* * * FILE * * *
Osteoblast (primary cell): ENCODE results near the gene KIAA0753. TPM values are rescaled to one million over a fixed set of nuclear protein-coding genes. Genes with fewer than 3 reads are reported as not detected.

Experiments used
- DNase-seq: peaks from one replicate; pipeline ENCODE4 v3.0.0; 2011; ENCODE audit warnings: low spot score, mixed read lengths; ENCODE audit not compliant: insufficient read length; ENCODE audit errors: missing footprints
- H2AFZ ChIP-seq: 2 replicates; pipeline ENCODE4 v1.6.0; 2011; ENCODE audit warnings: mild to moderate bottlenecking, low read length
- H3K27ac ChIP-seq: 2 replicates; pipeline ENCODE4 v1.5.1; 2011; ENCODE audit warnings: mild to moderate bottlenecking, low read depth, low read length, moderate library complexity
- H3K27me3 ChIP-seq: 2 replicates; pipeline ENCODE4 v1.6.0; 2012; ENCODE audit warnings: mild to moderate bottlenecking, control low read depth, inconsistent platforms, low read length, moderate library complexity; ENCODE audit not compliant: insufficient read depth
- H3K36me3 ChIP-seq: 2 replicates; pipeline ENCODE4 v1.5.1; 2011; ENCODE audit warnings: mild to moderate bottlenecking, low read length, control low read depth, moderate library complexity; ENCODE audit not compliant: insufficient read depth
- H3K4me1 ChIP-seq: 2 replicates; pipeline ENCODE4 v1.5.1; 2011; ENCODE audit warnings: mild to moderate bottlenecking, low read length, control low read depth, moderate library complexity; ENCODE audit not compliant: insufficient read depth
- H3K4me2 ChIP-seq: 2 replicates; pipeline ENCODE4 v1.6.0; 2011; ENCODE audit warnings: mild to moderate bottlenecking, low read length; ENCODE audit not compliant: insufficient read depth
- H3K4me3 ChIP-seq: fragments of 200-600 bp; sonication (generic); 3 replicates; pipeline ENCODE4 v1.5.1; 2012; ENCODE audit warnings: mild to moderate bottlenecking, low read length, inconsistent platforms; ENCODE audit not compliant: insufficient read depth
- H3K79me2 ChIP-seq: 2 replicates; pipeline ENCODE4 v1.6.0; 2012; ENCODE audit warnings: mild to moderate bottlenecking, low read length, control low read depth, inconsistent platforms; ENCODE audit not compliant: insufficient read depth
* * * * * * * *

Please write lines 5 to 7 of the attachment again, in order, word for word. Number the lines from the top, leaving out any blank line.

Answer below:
- H3K27ac ChIP-seq: 2 replicates; pipeline ENCODE4 v1.5.1; 2011; ENCODE audit warnings: mild to moderate bottlenecking, low read depth, low read length, moderate library complexity
- H3K27me3 ChIP-seq: 2 replicates; pipeline ENCODE4 v1.6.0; 2012; ENCODE audit warnings: mild to moderate bottlenecking, control low read depth, inconsistent platforms, low read length, moderate library complexity; ENCODE audit not compliant: insufficient read depth
- H3K36me3 ChIP-seq: 2 replicates; pipeline ENCODE4 v1.5.1; 2011; ENCODE audit warnings: mild to moderate bottlenecking, low read length, control low read depth, moderate library complexity; ENCODE audit not compliant: insufficient read depth